• display orientation according to driving direction – I had expected all HUD applications to do this. They know the driving direction. They know how the device is oriented in space. They can tell which direction the windshield is. They know how to correctly turn the screen. They do not do that. None of them.
  • fonts and numbers – I cannot stand the numbers jumping around when they change up and down
  • speed steps interpolation – GPS only delivers a speed update every second or so. In this time speed might jump up and down by more than +1. The display has 60 fps and gyros to play with and interpolate… I want smooth number transitions.
  • have an “eco-meter” – using gyros the HUD would be able to display harsh accelleration and breaking. Maybe display a color-coded bar and whatever is measured is reflected in the bar going left or right…
  • speed-limit display – apparently this is a huge issue looking at the data availability. There seems to be open-street-map data and options to contribute. Maybe that can be added.
  • have a non-hud mode – non mirrored to use for example to set speed limits and contribute to OpenStreetMap this way!
  • automatically switch between HUD and non-HUD mode – because the device knows it’s orientation in space – if you pick it up from the dashboard and look into it, why not automatically switch?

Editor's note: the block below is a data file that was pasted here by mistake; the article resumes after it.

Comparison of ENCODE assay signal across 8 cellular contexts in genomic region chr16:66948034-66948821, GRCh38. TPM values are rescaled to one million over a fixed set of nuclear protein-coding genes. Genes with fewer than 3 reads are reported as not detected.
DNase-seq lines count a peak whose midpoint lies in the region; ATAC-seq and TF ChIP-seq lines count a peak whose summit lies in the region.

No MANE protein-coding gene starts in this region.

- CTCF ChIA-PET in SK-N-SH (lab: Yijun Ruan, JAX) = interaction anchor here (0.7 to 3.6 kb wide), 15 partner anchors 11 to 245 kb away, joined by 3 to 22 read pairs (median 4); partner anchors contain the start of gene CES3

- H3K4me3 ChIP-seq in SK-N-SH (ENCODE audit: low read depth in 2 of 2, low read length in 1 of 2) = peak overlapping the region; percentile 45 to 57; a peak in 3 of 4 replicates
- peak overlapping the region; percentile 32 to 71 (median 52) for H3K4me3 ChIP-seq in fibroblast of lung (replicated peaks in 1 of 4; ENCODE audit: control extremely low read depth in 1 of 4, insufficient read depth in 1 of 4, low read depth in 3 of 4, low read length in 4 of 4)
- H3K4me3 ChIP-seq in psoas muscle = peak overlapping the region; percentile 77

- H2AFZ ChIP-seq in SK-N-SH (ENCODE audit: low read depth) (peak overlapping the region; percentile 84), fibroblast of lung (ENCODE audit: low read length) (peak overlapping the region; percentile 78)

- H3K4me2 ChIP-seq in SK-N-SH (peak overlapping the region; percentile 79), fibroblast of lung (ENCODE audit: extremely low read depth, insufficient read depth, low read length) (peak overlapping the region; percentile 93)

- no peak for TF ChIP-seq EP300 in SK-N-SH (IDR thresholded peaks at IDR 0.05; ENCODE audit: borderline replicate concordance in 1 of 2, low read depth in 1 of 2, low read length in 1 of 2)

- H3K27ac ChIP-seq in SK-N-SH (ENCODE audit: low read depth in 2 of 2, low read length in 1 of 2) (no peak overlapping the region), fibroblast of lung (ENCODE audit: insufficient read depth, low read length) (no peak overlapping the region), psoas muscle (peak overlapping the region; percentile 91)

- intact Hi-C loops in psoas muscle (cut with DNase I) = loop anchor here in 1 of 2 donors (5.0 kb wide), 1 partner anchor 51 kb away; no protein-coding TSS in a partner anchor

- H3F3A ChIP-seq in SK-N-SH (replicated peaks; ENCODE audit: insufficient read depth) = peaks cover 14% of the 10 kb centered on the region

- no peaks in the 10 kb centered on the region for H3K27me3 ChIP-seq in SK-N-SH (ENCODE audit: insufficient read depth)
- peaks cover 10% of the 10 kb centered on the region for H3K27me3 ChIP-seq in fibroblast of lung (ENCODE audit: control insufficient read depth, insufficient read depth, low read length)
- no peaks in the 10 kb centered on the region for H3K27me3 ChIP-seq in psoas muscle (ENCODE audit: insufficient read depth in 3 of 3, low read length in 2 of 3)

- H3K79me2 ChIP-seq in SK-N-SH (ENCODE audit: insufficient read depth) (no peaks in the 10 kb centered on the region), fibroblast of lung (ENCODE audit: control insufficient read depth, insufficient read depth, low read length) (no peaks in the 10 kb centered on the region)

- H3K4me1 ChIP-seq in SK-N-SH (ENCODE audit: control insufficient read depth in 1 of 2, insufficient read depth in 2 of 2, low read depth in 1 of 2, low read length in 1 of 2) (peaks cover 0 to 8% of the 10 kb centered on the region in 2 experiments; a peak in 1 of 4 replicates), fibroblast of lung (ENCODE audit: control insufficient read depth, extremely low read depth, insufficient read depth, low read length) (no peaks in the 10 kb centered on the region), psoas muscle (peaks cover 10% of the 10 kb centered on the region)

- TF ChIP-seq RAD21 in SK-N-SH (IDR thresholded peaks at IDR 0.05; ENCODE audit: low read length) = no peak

• speed zones color coding – change the color of the speed display depending on configurable speed regions. 0-80 is green, 80-130 is yellow, 130-250 is red.
  • turn display off when car stopped – if there’s nothing displayed or needs to be displayed, for example because the car stopped the display can be turned off completely on it’s own.

Navigation is of limited value as the only way I could think of adding value would be a serious AR solution that uses the whole windshield. Now I’ve got these small low-power projectors around… that get’s me thinking…

What would you want to have in such a HUD in your car?

Apple Airplay for SONOS (in Docker)

We’ve got a couple of SONOS based multi-room-audio zones in our house and with the newest generation of SONOS speakers you can get Apple Airplay. Fancy!

But the older hardware does not support Apple Airplay due to it’s limiting hardware. This is too bad.

So once again Docker and OpenSource + Reverse-Engineering come to the rescue.

AirConnect is a small but fancy tool that bridges SONOS and Chromecast to Airplay effortlessly. Just start and be done.

It works a treat and all of a sudden all those SONOS zones become Airplay devices.

There is also a nice dockerized version that I am using.

small and cheap multi-sensor nodes for home automation

I had reported on my efforts to develop an indoor location tracking system previously. Back in 2017 when I started to work on this I only planned to utilize inexpensive EspressIf ESP32 SoCs to look for bluetooth beacons.

In the time between I figured that I could, and should, also utilize the multiple digital and analog input/output pins this specific SoC offers. And what better to utilize it with then a range of sensors that also now could feed their measurements into an MQTT feed along with the bluetooth details.